- Orient the organization and planning of public policy in function of the different scales of production, distinguishing the policies intended for family agriculture or pluri-culture in small scale production from the policies intended for big producers.
Article 3. Seed is recognized as a living thing and a constituent part of Mother Earth and for this reason it is considered an object as well as the subject of right and the application of norms pertaining to the preservation of life on the Planet and the conservation of biological diversity.
Article 4. The local peasant, indigenous, and afro-descendant seed is declared a common good of public, cultural as well as natural material and immaterial interest of the peoples; this seed is considered a contribution of our communities to the improvement of vegetable varieties and their propagation and preservation for a sustainable form of agriculture that constitutes the basis of our food and our culture.
Article 5. The production, importation, commercialization, distribution, release, use, propagation and entrance into the country of transgenic seed is prohibited. The National System of Seeds will develop and guarantee the technical, organizational, and institutional capacity to prevent, identify, detect, correct, return, and to sanction the violations of this prohibition.
Article 11 of the law also creates a National Seed Commission constituted by officials from several ministries related to agriculture, as well as representatives from both the Presidential Councils that deal with seed policy and the Popular Council for the storage and protection of local, indigenous, peasant and Afro-descendant seed. This Commission will be responsible for planning and promoting seed policy as well as facilitating research, development, production and commercialization of seed.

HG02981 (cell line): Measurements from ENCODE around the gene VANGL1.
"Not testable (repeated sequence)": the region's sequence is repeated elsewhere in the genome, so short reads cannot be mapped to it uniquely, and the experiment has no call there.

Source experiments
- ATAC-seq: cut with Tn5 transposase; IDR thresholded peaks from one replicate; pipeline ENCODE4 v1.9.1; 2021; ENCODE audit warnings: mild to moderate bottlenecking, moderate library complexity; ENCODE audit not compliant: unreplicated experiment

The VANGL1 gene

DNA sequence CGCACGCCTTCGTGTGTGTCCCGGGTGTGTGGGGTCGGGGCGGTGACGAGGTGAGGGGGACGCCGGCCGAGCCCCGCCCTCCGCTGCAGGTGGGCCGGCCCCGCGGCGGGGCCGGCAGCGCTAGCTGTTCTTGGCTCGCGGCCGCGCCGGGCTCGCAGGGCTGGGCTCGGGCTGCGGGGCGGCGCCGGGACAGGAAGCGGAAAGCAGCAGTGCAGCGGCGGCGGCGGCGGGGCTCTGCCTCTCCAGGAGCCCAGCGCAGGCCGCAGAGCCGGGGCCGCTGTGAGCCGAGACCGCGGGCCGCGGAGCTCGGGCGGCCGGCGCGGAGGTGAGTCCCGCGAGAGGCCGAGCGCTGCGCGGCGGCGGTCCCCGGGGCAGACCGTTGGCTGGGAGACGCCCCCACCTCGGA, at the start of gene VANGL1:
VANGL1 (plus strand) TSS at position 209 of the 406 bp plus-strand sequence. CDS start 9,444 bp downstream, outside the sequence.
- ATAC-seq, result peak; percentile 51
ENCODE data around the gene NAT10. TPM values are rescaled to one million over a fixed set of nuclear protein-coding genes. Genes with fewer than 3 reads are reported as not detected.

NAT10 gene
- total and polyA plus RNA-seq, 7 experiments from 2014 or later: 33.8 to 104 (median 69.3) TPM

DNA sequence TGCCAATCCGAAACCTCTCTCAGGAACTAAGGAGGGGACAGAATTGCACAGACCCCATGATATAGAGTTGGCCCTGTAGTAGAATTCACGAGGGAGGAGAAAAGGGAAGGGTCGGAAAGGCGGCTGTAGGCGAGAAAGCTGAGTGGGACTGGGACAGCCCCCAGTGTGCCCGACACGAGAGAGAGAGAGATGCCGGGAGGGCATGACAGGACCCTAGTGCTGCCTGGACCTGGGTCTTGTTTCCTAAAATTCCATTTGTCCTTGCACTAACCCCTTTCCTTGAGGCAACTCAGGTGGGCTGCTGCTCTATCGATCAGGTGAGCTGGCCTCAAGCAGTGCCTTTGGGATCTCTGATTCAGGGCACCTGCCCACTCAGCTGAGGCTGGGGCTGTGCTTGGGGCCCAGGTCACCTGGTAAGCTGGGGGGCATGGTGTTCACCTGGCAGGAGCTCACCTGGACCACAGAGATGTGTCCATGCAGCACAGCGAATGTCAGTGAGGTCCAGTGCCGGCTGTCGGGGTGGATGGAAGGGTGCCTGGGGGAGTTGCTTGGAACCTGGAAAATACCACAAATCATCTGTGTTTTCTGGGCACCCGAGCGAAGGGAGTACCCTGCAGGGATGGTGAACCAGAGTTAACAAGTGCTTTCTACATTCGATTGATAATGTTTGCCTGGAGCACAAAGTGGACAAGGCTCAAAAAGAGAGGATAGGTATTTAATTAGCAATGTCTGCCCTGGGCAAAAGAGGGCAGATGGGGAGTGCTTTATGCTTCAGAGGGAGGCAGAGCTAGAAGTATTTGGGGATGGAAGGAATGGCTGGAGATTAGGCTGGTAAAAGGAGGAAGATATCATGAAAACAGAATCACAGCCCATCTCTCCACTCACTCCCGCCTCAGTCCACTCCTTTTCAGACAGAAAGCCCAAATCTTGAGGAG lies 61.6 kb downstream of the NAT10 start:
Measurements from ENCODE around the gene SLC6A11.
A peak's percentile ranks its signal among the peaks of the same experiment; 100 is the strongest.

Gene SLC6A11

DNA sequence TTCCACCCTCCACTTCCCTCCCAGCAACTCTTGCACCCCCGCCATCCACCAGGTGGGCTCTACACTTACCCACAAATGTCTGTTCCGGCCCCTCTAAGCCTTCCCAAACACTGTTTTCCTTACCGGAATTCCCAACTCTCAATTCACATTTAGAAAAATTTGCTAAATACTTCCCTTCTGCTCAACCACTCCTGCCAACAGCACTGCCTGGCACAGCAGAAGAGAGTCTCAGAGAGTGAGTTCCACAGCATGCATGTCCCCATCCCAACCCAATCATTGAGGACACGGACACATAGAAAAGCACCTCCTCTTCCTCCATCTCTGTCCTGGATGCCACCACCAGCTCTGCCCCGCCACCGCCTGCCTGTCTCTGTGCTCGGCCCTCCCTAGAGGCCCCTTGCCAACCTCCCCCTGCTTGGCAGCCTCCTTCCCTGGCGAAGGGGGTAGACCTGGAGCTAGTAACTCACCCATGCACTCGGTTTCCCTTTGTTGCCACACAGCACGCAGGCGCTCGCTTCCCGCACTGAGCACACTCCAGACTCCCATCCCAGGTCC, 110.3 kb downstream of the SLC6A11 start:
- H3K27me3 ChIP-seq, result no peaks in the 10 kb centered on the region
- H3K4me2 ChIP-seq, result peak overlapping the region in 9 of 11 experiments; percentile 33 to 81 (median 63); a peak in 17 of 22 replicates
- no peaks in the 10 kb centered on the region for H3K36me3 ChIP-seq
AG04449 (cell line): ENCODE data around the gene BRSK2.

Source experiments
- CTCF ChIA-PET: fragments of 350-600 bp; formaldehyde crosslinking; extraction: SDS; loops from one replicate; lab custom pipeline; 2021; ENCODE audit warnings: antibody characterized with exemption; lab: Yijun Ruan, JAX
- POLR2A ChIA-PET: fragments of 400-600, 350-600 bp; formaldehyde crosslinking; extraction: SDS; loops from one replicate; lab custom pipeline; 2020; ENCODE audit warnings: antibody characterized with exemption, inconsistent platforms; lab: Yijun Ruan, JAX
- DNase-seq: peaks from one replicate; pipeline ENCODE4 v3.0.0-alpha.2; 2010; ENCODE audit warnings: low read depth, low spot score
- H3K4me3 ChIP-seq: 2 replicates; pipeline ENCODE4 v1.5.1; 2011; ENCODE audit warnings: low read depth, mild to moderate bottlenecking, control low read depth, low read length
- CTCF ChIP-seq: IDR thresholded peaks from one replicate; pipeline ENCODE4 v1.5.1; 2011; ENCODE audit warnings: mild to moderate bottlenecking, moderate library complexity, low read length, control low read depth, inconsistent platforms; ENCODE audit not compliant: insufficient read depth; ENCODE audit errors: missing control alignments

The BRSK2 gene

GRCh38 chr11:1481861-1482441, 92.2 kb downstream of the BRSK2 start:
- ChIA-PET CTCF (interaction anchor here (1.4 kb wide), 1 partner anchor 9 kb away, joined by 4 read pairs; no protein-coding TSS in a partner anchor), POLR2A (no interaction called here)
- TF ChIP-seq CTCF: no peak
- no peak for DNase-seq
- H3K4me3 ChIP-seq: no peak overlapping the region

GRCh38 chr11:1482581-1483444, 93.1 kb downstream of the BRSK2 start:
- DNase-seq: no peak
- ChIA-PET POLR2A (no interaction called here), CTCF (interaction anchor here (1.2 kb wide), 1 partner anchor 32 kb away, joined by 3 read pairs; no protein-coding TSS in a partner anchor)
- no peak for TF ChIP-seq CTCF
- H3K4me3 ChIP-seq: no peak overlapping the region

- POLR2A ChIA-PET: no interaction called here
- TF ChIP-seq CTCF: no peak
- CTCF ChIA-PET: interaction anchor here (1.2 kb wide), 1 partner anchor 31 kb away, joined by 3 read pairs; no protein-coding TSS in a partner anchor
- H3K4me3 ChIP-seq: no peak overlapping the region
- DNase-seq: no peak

Article 14 creates the National Institute for Seed (INASEM) which will be responsible for providing the material resources and administration necessary for implementing much of the policy developed by the Seed Plan, such as operating labs, offering technical assistance and issuing licenses for the disposition of certain categories of seed. This institute will also include spokespersons from the Presidential Council concerned with seed policy, but is largely a governmental body.